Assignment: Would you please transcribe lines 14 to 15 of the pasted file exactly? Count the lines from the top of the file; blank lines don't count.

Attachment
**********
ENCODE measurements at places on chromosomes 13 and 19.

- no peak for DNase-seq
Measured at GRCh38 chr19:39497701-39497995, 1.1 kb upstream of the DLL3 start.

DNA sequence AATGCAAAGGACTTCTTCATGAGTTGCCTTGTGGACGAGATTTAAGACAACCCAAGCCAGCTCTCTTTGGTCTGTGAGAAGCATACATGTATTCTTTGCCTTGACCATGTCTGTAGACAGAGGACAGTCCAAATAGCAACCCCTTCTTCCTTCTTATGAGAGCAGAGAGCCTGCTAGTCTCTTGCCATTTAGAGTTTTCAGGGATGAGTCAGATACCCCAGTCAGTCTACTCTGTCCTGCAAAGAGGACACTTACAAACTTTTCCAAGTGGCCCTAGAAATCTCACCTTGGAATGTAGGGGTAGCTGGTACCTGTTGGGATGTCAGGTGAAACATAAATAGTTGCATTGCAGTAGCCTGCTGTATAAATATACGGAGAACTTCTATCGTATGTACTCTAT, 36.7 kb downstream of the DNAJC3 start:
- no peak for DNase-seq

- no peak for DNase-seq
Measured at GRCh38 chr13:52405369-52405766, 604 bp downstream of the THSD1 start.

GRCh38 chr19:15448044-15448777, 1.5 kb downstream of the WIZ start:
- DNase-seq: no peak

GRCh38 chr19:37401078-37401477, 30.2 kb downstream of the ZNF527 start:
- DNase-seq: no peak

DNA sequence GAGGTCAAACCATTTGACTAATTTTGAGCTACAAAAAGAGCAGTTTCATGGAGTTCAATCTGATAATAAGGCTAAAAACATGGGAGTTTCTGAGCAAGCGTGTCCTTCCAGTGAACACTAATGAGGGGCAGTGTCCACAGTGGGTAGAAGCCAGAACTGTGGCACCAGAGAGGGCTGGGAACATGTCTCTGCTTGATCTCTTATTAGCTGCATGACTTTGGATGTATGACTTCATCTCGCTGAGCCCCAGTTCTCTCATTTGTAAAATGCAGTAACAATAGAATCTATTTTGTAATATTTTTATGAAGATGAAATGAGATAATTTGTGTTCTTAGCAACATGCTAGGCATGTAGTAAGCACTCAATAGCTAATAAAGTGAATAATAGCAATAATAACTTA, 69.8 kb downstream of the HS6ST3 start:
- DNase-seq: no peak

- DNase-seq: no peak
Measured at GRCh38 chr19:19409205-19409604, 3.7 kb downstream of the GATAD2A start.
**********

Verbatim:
- DNase-seq: no peak
Measured at GRCh38 chr19:19409205-19409604, 3.7 kb downstream of the GATAD2A start.